6. Forestry in British Columbia

History of Commercial Logging

Commercial logging in British Columbia dates back to the 1820s when timber was predominantly used for masts on ships. By the 1860s, export production increased with the establishment of many saw mills on the southern end of Vancouver Island and the Burrard Inlet. The coastal forests of the region offered enormous trees, high wood per hectare as a result and proximity to the ocean for transportation.

The gold rush in the Cariboo region began to open the area up with the building of roads. As the population increased in this area it also created the demand for timber, heating, cooking, housing and commercial establishments. Just as rapidly as the gold rush boomed it busted, and many of the settlements were abandoned and demand for resources decreased rapidly. However, new discoveries of silver, coal and other minerals to mine renewed demand for timber in the Interior.

It was around this time (1886) that the Canadian Pacific Railway was completed which led to a stable export market to the Prairies and central Canada for the Interior timber mills, specifically those in Lytton, Kamloops and Revelstoke. The Kettle Valley railway line, Grand Trunk Pacific and the Pacific Great Eastern continued to open up BC and increased further the demand for Interior mills. Communities were no longer solely relying on the rivers and lakes for transportation. Prior to the expansion of the railways, transportation had been one of the major barriers to the interior timber harvest.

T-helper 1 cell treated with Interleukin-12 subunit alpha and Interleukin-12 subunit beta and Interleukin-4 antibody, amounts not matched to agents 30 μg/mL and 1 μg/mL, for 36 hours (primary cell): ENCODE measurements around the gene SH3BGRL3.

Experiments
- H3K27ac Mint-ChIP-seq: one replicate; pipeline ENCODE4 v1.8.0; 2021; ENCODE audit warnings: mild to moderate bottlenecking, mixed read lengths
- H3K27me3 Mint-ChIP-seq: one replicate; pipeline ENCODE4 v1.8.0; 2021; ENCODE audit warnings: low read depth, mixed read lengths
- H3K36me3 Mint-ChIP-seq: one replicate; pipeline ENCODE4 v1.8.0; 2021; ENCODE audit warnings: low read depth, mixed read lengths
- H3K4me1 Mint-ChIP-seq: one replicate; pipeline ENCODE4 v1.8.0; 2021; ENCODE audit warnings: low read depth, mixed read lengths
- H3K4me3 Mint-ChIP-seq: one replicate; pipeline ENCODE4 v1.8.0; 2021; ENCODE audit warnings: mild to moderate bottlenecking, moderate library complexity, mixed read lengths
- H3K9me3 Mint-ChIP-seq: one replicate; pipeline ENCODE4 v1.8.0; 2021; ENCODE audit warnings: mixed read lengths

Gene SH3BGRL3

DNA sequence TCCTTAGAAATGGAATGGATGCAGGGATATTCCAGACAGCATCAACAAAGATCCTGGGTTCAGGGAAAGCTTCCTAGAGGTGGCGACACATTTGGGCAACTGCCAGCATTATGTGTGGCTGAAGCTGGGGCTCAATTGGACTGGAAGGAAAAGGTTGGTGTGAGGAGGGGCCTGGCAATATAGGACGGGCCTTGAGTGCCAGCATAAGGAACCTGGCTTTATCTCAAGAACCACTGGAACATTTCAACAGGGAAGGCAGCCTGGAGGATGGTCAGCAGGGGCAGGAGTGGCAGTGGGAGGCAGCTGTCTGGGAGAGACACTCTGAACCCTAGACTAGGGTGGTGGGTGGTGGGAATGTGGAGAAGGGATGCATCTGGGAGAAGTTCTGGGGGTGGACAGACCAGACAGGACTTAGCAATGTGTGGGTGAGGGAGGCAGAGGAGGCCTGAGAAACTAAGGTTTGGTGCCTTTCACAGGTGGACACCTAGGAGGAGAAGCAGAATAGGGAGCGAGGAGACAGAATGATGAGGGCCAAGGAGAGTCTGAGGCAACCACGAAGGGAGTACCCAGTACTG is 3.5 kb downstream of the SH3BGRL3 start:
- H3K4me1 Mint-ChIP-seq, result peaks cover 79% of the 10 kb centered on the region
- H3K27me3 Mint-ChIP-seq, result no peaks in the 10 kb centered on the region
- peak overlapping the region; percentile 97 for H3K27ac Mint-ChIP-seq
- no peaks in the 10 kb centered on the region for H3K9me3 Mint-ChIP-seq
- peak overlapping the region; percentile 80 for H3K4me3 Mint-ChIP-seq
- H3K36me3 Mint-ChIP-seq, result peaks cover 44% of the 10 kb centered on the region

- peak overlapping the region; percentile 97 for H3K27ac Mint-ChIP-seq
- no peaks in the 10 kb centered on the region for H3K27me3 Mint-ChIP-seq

The introduction of the combustion engine ended the linear pattern of logging. Bulldozers and trucks could get to almost any logging site, and  by the1940s trucks became the main source of transportation, which continues to be the case today. Further advances in technology included the double-bladed axe and the Swede saw, which later became the chainsaw.

Figure 1. Men felling a tree with a motorized saw 1942
Figure 6.3 Men felling a tree with a motorized saw, 1942

The spar tree and steam donkey, or donkey engine (the common nickname for a steam-powered winch, or logging engine), became a mechanical spar pole that could be brought to any site. The mechanical spar pole used hydraulics to raise the pole and a combustion engine to run the winch. The technology was further enhanced with the feller buncher, a machine with metal tracks that cuts limbs and stacks logs all at once.

Figure 2. Feller buncher
Figure 6.4 Feller buncher

The depletion of the accessible forests led loggers further into the forests and up the slopes of the mountains. New methods for log booms were necessary as old rafts were not suitable for the rougher seas. The Davis raft was useful for preventing breakup but was replaced by a much better barge system (self-loading and self-dumping), which proved to be faster and decreased log loss. In remote areas, helicopter and balloon logging began, although this was very expensive. Mills switched from labour-intensive to capital-intensive entities, and all aspects of milling began to be automated: debarking logs, saw milling, grading and green chain (an assembly line of fresh-cut timber). By the 1980s hydraulic barkers and new band saws with laser directional beams were introduced as well as an automated green chain.



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British Columbia in a Global Context Copyright © 2014 by Geography Open Textbook Collective is licensed under a Creative Commons Attribution 4.0 International License, except where otherwise noted.

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